larger segments of potential users from adopting the new technology.
We posited that the likely barriers would be an insufcient level of dig-
ital literacy, a lack of trust in thee-voting system, andage related factors.
If such barriers do indeed exist e-voters will remain a distinct subgroup
of total voters, because the growth of e-voters will plateau owing to the
technology failing to bridge the gap between more and lesstechnology-
savvy voters. It would also mean that rst-time e-voters should remain
clearly distinguishable frompaper ballot voters, irrespective of time or a
growth in e-voters. Thus, our competing hypothesis was:
H2. Characteristics that explained e-voting during the rst e-enabled
elections would retain their predictive power over time, suggesting
that usage of internet voting has not diffused among the electorate.
3. Data, variables and model specication
In order to investigate whether diffusion of e-voting occurred, we
used a unique series of individual-level surveys, whereby data were col-
lected after each of the eight e-enabled elections in Estonia. We chose to
work with different types of elections in one temporal sequence. Thus,
we deliberately ignored the possibility that different election types
may mobilize different voter types, vary in saliency, and inuence over-
all turnout. However, as we were interested in measuring diffusion as a
function of recurring experiences with e-voting, we compared elections
over time. We argue that diffusion should be observable irrespective of
whether elections are treated as one temporal sequence or grouped ac-
cording to type or cycle, as time is a proxy for cycle and vice versa. We
return to the empirical implications of this analytical choice in the dis-
cussion section.
The rst ve surveys consisted of quota sampling (with the sample
containing an almost equal share of internet voters, ballot-paper voters,
and non-voters), to ensure a sufcient number of e-voters for analysis;
all surveys had a sample size of 1000 respondents and used the CATI
method. The three subsequent surveys consisted of stratied random
sampling, because the number of e-voters in the overall voting popula-
tion had become sufciently large for analysis (Fig. 1). They also had a
sample size of 1000 respondents and used the CAPI method. The sur-
veys had response rates of 62.3%, 61.7% and 60.0% in 2013, 2014 and
2015 respectively.
4
All were post-election surveys conducted during
the three week period post-election day and are representative of the
voting eligible population. Table 1 shows the sample composition ac-
cordingtovotingmode.
3.1. Variable selection
Our dependent variable consisted of a dichotomy of factors that dis-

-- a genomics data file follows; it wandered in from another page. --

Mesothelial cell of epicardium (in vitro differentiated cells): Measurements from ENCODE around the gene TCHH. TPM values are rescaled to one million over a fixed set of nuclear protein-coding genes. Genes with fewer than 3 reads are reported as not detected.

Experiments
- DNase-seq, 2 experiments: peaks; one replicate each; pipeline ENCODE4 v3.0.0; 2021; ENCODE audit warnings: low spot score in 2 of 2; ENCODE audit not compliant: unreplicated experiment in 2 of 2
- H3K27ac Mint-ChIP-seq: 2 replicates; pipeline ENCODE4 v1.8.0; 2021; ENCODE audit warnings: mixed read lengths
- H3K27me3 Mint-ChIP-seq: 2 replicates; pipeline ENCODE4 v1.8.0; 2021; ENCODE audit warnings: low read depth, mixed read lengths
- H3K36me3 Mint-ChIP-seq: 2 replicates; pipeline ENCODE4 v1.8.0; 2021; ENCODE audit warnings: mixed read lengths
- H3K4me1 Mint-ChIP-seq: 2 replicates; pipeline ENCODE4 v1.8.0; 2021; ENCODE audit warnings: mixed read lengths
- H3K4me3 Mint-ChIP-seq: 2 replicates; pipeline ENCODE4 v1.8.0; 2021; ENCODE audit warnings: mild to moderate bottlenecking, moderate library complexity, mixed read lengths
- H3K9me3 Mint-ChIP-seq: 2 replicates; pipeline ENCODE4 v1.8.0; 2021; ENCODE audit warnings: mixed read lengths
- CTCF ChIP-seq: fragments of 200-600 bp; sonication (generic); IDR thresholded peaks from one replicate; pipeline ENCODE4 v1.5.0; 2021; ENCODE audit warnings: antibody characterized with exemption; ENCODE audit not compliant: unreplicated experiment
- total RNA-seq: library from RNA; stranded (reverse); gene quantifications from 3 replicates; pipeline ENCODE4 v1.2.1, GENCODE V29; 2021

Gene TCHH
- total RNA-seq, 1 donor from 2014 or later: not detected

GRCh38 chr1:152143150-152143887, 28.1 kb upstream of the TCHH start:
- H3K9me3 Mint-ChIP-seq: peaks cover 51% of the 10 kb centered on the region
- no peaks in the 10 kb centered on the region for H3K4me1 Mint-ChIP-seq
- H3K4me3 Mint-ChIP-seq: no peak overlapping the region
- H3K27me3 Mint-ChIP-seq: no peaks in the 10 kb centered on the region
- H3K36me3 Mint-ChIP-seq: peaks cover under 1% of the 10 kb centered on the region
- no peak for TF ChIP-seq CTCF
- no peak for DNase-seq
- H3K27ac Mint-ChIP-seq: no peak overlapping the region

tinguished e-voters from ballot-paper voters. However, we must be ex-
plicit about our choice of response category of interest, because
comparing e-voters to regular voters over time across elections inevita-
bly introduces noise. Such noise was owing to the fact that in later elec-
tions, the population of e-voters contained rst-time e-voters (early
adopters in the rst elections) and those who had voted online in mul-
tiple elections. As the motivations and characteristics of these groups
may differ considerably (Rogers, 2003), we preferredin-line with our
theoretical argumentto decompose the response category to distin-
guish between rst time and recurring e-voters in each election. We
chose to compare ballot-paper voters (coded as 0) only to rst time e-
voters (coded 1) in each e-enabled election. Effectively, our
operationalization yielded a response category that captured rst time
e-voters that were: early adopters in the rst elections; the early major-
ity and majority voters in subsequent elections; and late majority and
laggards in the most recent elections. Any change in the prole of rst
time e-voters would thus reveal whether diffusion of the new voting
technology occurred.
Prior studies in diverse settings on diffusion patterns have demon-
strated effects of socio-demographic and economic factors, including
ethnicity, in predicting diffusion among actors (e.g. Berry & Berry,
1990; Hedström, 1994; Tolnay & Glynn, 1994). More importantly,
prior studies on e-voting in Estonia have shown that age, education,
trust in the e-voting system, and rst-language, should be particularly
strong predictors of whether someone e-votes (Trechsel & Vassil,
2011). The latter is true due to the fact that Estonia is a multilingual so-
ciety with about one third of the population Russian-speaking. As the
system of e-voting is only offered in the Estonian language, it could
limit its use among the Russian-speaking minority (Trechsel & Vassil,
2010). In addition, economic well-beingand literacy with new technol-
ogies, have been shown to be systematically correlated with the likeli-
hood of internet voting (Alvarez et al., 2009; Trechsel & Vassil, 2011;
Vassil & Weber, 2011). Finally, people's political self-positioning (e.g.
left or right) may provide a useful control for our models, because ag-
gregate election results consistently show that liberal parties gain
more e-votes than those on the ideological left.
5
Followingthese empirical accounts, we used the following indepen-